Published on Jul 12, 2010
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Published on Jul 12, 2010
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Before the article, some brief stats regarding diabetes in NZ:
At the end of December 2013, there were 243,125 individuals enrolled with a primary health organisation with either type 1 or 2 diabetes in New Zealand.  Using district health board population estimates as at 30 June 2013, this represents approximately 5.4% of the estimated resident population. 
The prevalence of diabetes in New Zealand is increasing. The high frequency of prediabetes suggests diabetes is likely to become more common, particularly in high risk groups. Implementation of effective evidence-based diabetes prevention strategies are required to reduce the increasing health and economic costs of the diabetes epidemic. NZ Medical Journal
What disease affects EVERY other American and one in four kids? Type 2 diabetes or pre-diabetes. Type 2 diabetes in America has tripled since the 1980s, and researchers estimate one in three Americans will have diabetes by mid-century. More than one-third of American adults are obese. 
And one in three Medicare dollars is spent on diabetes making it the biggest driver of our federal debt. Sadly, these numbers continue to increase. Overall, it’s not a pretty picture, and experts predict things will only become worse.
I use the term “diabesity” to describe the continuum of health problems ranging from mild insulin resistance and overweight to obesity and diabetes. Diabesity is the underlying cause of most heart disease, cancer, and premature death in the world.
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The FDA has set no limits on how much of it [MSG] can be added to food. They claim it’s safe to eat in any amount. But how can they claim it’s safe when there are hundreds of scientific studies with titles like these:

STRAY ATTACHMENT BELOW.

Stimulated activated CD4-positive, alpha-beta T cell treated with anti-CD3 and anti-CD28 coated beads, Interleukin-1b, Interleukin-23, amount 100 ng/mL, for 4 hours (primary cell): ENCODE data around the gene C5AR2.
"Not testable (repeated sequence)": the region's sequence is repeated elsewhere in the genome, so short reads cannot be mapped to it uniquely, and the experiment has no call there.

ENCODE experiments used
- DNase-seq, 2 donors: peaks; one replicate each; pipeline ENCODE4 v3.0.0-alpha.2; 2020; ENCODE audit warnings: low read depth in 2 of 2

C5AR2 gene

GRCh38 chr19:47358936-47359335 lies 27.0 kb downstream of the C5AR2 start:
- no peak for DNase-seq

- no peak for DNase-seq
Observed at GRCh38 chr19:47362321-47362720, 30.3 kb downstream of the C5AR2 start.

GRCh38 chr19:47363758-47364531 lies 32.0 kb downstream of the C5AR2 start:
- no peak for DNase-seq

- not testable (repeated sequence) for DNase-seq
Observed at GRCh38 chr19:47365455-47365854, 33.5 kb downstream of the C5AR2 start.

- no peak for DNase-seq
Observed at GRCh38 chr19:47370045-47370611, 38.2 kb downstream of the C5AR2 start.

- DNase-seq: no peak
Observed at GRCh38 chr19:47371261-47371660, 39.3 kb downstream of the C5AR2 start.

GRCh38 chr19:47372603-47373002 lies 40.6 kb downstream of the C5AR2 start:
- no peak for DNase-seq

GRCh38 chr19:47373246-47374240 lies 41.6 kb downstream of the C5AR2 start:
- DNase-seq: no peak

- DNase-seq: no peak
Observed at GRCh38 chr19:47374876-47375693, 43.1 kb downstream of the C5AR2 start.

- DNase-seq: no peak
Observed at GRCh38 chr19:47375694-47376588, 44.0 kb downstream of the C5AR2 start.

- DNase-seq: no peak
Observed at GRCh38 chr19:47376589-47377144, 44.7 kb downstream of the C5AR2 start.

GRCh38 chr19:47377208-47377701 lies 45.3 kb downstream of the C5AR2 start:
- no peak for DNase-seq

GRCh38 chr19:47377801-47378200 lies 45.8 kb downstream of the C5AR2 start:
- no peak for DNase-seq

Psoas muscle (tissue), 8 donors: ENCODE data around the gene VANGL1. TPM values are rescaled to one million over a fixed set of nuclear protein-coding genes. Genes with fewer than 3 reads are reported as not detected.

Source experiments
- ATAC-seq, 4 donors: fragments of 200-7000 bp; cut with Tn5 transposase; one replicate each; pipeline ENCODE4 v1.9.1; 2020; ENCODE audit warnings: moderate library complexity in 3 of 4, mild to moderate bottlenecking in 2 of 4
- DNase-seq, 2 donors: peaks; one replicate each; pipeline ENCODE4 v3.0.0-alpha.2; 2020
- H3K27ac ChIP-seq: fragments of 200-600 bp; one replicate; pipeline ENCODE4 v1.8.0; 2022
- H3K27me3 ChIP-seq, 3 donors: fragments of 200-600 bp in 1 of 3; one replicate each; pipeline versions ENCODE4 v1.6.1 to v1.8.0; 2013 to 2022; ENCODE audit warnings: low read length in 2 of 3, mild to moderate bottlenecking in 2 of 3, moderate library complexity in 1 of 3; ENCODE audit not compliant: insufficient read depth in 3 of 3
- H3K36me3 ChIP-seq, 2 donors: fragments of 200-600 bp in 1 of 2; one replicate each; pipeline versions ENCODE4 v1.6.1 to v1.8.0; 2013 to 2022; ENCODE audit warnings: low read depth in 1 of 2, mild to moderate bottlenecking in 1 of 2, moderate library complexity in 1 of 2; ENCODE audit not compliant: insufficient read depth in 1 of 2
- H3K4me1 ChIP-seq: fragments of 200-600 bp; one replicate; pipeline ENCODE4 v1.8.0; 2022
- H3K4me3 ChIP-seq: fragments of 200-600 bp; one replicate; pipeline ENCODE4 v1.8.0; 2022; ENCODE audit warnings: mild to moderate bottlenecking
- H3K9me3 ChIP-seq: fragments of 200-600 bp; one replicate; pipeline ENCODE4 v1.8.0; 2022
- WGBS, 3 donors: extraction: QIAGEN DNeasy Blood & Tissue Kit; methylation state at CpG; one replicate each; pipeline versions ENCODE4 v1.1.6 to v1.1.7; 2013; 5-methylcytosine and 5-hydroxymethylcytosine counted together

”The monosodium glutamate (MSG) obese rat as a model for the study of exercise in obesity.” Gobatto CA, Mello MA, Souza CT, Ribeiro IA. Res Commun Mol Pathol Pharmacol. 2002.
”Adrenalectomy abolishes the food-induced hypothalamic serotonin release in both normal and monosodium glutamate-obese rats.” Guimaraes RB, Telles MM, Coelho VB, Mori C, Nascimento CM, Ribeiro. Brain Res Bull. 2002 Aug.
”Obesity induced by neonatal monosodium glutamate treatment in spontaneously hypertensive rats: An animal model of multiple risk factors.” Iwase M, Yamamoto M, Iino K, Apparatchik K, Maraschinos N, Seminarians Fujishima Hyper tens Res. 1998 Mar.
”Hypothalamic lesion induced by injection of monosodium glutamate in suckling period and subsequent development of obesity.” Tanaka K, Chimaera M, Nakamura K Kusunoki. Exp Neural. 1978 Oct.
I wondered if there could be an actual chemical causing the massive obesity epidemic, and so did a friend of mine, John Erb. He was a research assistant at the University of Waterloo in Ontario, Canada, and spent years working for the government. He made an amazing discovery while going through scientific journals for a book he was writing called “The Slow Poisoning of America”.
In hundreds of studies around the world, scientists were creating obese mice and rats to use in diet or diabetes test studies. No strain of rat or mice is naturally obese, so scientists have to create them. They make these creatures morbidly obese by injecting them with MSG when they are first born. The MSG triples the amount of insulin the pancreas creates, causing rats (and perhaps humans) to become obese. They even have a name for the fat rodents they create: ‘MSG-Treated Rats.’